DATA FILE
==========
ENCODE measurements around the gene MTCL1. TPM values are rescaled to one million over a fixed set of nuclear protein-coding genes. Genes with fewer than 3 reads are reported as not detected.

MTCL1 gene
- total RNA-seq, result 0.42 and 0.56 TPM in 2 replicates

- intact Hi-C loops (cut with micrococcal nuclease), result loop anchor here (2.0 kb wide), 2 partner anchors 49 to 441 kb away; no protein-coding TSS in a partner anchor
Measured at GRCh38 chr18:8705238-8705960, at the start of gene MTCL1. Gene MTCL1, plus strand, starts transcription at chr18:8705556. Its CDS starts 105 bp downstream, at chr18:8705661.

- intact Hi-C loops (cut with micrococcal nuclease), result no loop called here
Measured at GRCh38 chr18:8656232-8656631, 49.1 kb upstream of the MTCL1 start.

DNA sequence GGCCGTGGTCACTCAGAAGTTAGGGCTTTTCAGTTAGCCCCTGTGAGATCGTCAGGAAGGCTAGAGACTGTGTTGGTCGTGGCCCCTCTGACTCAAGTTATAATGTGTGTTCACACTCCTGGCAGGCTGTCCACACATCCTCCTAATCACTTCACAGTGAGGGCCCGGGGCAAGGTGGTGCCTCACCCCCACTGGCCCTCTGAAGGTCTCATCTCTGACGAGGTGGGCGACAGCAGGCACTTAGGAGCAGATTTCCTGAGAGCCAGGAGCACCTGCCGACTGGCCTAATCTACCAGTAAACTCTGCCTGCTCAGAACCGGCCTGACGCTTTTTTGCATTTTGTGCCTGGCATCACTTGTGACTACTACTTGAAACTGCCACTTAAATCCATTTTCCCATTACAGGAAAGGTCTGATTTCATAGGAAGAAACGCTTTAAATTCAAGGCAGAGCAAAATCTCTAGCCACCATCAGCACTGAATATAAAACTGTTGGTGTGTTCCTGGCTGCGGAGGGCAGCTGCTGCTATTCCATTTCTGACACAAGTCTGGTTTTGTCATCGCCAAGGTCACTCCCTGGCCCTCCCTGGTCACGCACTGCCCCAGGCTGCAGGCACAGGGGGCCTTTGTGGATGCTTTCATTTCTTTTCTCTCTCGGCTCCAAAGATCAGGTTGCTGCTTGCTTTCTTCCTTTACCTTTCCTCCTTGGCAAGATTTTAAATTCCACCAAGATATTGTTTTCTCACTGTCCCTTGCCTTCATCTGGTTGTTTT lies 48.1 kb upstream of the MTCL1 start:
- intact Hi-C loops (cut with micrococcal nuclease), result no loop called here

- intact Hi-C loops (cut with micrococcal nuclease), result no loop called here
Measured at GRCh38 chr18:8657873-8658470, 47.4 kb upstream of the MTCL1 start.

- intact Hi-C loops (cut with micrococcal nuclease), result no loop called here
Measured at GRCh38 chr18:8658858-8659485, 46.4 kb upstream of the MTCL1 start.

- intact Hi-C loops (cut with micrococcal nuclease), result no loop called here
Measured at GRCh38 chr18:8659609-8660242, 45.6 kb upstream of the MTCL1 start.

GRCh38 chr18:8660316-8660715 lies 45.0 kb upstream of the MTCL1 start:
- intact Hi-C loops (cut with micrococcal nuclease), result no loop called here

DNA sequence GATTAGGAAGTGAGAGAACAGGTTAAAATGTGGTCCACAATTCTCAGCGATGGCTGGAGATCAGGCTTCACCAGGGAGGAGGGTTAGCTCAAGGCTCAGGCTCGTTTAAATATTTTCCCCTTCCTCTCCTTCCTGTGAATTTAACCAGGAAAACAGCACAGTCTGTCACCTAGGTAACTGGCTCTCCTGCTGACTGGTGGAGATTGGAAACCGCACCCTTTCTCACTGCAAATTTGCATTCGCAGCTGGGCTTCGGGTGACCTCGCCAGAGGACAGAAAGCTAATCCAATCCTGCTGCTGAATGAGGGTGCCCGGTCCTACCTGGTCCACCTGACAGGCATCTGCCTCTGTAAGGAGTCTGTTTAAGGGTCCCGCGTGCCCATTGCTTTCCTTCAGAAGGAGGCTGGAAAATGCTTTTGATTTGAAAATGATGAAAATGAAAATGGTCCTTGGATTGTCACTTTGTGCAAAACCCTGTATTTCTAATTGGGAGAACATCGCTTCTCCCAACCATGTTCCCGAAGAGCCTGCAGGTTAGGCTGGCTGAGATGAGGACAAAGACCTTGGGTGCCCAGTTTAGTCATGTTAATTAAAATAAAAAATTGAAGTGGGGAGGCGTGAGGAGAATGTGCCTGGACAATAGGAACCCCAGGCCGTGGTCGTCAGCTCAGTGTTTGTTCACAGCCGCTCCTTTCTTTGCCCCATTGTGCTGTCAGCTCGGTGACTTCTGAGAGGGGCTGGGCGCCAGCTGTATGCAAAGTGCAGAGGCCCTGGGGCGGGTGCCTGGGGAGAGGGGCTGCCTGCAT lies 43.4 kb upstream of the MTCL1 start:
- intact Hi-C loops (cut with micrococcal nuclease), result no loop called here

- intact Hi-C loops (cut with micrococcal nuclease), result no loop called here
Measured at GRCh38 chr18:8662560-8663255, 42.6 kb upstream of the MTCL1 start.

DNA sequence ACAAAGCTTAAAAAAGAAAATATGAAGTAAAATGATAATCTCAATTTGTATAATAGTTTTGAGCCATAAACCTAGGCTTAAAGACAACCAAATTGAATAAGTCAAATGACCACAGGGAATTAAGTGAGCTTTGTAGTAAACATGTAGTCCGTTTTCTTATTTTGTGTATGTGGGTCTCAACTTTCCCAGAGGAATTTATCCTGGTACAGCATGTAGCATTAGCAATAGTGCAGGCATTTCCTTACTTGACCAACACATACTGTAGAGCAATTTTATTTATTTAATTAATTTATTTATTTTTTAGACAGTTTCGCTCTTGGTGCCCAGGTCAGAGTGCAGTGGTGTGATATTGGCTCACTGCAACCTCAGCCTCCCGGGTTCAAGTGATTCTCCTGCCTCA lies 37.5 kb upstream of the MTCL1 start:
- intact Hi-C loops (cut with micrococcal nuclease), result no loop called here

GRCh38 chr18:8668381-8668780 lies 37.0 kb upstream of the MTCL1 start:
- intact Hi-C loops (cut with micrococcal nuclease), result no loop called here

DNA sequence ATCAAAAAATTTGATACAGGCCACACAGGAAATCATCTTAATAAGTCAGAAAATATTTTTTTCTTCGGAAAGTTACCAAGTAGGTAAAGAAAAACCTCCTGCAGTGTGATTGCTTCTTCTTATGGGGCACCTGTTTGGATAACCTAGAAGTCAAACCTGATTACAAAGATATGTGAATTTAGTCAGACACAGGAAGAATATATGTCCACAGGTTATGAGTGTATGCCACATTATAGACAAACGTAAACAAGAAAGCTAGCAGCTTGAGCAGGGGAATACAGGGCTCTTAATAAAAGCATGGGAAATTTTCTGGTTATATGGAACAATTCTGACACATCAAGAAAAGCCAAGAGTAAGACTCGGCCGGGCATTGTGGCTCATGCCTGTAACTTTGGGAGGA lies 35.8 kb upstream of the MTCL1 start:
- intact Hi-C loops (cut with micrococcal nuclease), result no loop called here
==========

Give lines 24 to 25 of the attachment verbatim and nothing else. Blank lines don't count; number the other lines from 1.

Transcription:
GRCh38 chr18:8668381-8668780 lies 37.0 kb upstream of the MTCL1 start:
- intact Hi-C loops (cut with micrococcal nuclease), result no loop called here